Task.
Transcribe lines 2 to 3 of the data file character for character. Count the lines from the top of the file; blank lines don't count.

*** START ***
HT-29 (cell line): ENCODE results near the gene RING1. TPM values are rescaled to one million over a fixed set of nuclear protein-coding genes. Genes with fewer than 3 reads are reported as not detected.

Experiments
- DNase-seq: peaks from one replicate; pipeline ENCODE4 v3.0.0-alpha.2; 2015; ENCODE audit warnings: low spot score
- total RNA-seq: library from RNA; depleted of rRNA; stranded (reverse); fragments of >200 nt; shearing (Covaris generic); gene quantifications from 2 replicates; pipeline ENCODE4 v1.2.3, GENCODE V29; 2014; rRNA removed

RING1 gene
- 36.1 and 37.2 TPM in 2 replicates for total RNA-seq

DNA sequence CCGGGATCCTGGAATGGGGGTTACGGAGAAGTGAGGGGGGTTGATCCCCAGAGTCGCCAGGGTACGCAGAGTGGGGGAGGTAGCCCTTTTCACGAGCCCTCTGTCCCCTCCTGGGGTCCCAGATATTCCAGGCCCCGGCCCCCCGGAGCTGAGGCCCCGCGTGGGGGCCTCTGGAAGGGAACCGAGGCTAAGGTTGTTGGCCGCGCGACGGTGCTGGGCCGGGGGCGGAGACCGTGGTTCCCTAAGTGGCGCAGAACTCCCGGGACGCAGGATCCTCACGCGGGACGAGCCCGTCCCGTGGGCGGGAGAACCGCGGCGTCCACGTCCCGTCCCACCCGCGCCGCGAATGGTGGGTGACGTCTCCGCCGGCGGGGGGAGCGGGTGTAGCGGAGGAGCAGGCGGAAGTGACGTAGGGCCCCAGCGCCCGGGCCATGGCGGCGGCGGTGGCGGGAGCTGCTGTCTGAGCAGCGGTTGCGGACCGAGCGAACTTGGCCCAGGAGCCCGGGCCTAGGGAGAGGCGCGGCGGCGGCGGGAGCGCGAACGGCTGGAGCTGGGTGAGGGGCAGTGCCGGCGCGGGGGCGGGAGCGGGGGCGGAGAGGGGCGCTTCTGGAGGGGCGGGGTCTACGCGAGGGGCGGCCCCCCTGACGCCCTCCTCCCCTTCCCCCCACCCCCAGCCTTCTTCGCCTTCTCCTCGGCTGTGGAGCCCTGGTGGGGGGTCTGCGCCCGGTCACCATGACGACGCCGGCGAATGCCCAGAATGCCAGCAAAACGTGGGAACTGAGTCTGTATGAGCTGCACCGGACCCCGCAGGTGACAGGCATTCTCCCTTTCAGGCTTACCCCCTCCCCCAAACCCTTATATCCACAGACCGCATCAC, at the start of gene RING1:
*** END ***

Experiments
- DNase-seq: peaks from one replicate; pipeline ENCODE4 v3.0.0-alpha.2; 2015; ENCODE audit warnings: low spot score